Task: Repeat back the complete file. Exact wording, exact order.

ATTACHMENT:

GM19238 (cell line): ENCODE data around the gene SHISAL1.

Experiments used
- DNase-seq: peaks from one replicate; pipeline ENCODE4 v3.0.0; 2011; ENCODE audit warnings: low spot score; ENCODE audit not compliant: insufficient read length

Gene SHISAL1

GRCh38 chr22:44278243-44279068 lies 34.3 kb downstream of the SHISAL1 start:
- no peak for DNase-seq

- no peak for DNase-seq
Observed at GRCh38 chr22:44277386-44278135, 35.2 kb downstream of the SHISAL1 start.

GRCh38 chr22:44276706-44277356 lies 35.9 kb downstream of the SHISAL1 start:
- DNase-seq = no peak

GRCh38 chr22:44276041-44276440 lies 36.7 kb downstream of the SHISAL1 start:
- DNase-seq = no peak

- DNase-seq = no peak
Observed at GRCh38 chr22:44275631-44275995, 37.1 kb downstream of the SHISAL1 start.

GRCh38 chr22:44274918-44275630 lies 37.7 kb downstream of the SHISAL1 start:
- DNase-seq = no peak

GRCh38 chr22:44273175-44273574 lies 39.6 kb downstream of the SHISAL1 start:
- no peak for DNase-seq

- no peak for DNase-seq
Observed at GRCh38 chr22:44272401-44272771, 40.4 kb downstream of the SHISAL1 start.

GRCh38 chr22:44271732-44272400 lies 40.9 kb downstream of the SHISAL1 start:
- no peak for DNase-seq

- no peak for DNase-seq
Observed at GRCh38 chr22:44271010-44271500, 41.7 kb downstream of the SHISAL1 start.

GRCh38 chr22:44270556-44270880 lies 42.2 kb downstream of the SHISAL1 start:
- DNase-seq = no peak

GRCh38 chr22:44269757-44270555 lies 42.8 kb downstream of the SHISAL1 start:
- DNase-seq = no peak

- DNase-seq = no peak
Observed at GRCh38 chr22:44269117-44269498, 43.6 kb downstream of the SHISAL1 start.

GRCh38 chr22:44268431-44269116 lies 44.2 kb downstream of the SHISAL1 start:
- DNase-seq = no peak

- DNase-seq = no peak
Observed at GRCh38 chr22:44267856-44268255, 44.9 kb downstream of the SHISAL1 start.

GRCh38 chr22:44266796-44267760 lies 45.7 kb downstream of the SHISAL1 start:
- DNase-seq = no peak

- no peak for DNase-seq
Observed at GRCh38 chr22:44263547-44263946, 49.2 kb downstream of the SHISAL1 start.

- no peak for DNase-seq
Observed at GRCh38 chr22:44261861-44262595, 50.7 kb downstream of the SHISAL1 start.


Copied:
GM19238 (cell line): ENCODE data around the gene SHISAL1.

Experiments used
- DNase-seq: peaks from one replicate; pipeline ENCODE4 v3.0.0; 2011; ENCODE audit warnings: low spot score; ENCODE audit not compliant: insufficient read length

Gene SHISAL1

GRCh38 chr22:44278243-44279068 lies 34.3 kb downstream of the SHISAL1 start:
- no peak for DNase-seq

- no peak for DNase-seq
Observed at GRCh38 chr22:44277386-44278135, 35.2 kb downstream of the SHISAL1 start.

GRCh38 chr22:44276706-44277356 lies 35.9 kb downstream of the SHISAL1 start:
- DNase-seq = no peak

GRCh38 chr22:44276041-44276440 lies 36.7 kb downstream of the SHISAL1 start:
- DNase-seq = no peak

- DNase-seq = no peak
Observed at GRCh38 chr22:44275631-44275995, 37.1 kb downstream of the SHISAL1 start.

GRCh38 chr22:44274918-44275630 lies 37.7 kb downstream of the SHISAL1 start:
- DNase-seq = no peak

GRCh38 chr22:44273175-44273574 lies 39.6 kb downstream of the SHISAL1 start:
- no peak for DNase-seq

- no peak for DNase-seq
Observed at GRCh38 chr22:44272401-44272771, 40.4 kb downstream of the SHISAL1 start.

GRCh38 chr22:44271732-44272400 lies 40.9 kb downstream of the SHISAL1 start:
- no peak for DNase-seq

- no peak for DNase-seq
Observed at GRCh38 chr22:44271010-44271500, 41.7 kb downstream of the SHISAL1 start.

GRCh38 chr22:44270556-44270880 lies 42.2 kb downstream of the SHISAL1 start:
- DNase-seq = no peak

GRCh38 chr22:44269757-44270555 lies 42.8 kb downstream of the SHISAL1 start:
- DNase-seq = no peak

- DNase-seq = no peak
Observed at GRCh38 chr22:44269117-44269498, 43.6 kb downstream of the SHISAL1 start.

GRCh38 chr22:44268431-44269116 lies 44.2 kb downstream of the SHISAL1 start:
- DNase-seq = no peak

- DNase-seq = no peak
Observed at GRCh38 chr22:44267856-44268255, 44.9 kb downstream of the SHISAL1 start.

GRCh38 chr22:44266796-44267760 lies 45.7 kb downstream of the SHISAL1 start:
- DNase-seq = no peak

- no peak for DNase-seq
Observed at GRCh38 chr22:44263547-44263946, 49.2 kb downstream of the SHISAL1 start.

- no peak for DNase-seq
Observed at GRCh38 chr22:44261861-44262595, 50.7 kb downstream of the SHISAL1 start.